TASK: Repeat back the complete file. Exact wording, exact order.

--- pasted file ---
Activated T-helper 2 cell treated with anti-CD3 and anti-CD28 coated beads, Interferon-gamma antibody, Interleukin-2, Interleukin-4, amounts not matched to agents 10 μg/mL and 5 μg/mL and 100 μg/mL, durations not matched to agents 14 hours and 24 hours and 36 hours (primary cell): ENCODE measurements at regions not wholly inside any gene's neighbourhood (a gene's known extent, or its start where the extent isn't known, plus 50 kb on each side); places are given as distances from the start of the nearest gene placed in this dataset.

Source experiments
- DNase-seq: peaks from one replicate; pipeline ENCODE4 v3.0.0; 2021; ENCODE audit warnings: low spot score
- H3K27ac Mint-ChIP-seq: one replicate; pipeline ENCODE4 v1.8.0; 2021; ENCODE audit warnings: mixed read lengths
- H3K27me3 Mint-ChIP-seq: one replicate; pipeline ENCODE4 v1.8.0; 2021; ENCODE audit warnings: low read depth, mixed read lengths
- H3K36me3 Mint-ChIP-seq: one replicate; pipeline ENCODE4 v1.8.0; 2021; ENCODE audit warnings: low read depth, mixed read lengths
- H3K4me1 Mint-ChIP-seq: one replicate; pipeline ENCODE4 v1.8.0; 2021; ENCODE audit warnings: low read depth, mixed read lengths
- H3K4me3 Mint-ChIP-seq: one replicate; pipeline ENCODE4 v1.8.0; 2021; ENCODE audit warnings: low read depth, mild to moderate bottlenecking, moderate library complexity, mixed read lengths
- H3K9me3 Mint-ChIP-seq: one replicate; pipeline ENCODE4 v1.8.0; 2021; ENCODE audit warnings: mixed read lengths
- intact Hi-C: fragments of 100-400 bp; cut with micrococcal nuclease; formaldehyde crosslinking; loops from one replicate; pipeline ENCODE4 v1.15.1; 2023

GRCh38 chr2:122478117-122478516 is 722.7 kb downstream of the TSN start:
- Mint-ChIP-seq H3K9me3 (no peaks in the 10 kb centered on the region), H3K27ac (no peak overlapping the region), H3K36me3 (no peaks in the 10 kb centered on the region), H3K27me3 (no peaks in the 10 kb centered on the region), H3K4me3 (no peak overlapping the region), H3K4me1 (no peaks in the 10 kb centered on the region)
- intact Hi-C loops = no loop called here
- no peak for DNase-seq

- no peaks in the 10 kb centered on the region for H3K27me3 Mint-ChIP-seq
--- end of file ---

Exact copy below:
Activated T-helper 2 cell treated with anti-CD3 and anti-CD28 coated beads, Interferon-gamma antibody, Interleukin-2, Interleukin-4, amounts not matched to agents 10 μg/mL and 5 μg/mL and 100 μg/mL, durations not matched to agents 14 hours and 24 hours and 36 hours (primary cell): ENCODE measurements at regions not wholly inside any gene's neighbourhood (a gene's known extent, or its start where the extent isn't known, plus 50 kb on each side); places are given as distances from the start of the nearest gene placed in this dataset.

Source experiments
- DNase-seq: peaks from one replicate; pipeline ENCODE4 v3.0.0; 2021; ENCODE audit warnings: low spot score
- H3K27ac Mint-ChIP-seq: one replicate; pipeline ENCODE4 v1.8.0; 2021; ENCODE audit warnings: mixed read lengths
- H3K27me3 Mint-ChIP-seq: one replicate; pipeline ENCODE4 v1.8.0; 2021; ENCODE audit warnings: low read depth, mixed read lengths
- H3K36me3 Mint-ChIP-seq: one replicate; pipeline ENCODE4 v1.8.0; 2021; ENCODE audit warnings: low read depth, mixed read lengths
- H3K4me1 Mint-ChIP-seq: one replicate; pipeline ENCODE4 v1.8.0; 2021; ENCODE audit warnings: low read depth, mixed read lengths
- H3K4me3 Mint-ChIP-seq: one replicate; pipeline ENCODE4 v1.8.0; 2021; ENCODE audit warnings: low read depth, mild to moderate bottlenecking, moderate library complexity, mixed read lengths
- H3K9me3 Mint-ChIP-seq: one replicate; pipeline ENCODE4 v1.8.0; 2021; ENCODE audit warnings: mixed read lengths
- intact Hi-C: fragments of 100-400 bp; cut with micrococcal nuclease; formaldehyde crosslinking; loops from one replicate; pipeline ENCODE4 v1.15.1; 2023

GRCh38 chr2:122478117-122478516 is 722.7 kb downstream of the TSN start:
- Mint-ChIP-seq H3K9me3 (no peaks in the 10 kb centered on the region), H3K27ac (no peak overlapping the region), H3K36me3 (no peaks in the 10 kb centered on the region), H3K27me3 (no peaks in the 10 kb centered on the region), H3K4me3 (no peak overlapping the region), H3K4me1 (no peaks in the 10 kb centered on the region)
- intact Hi-C loops = no loop called here
- no peak for DNase-seq

- no peaks in the 10 kb centered on the region for H3K27me3 Mint-ChIP-seq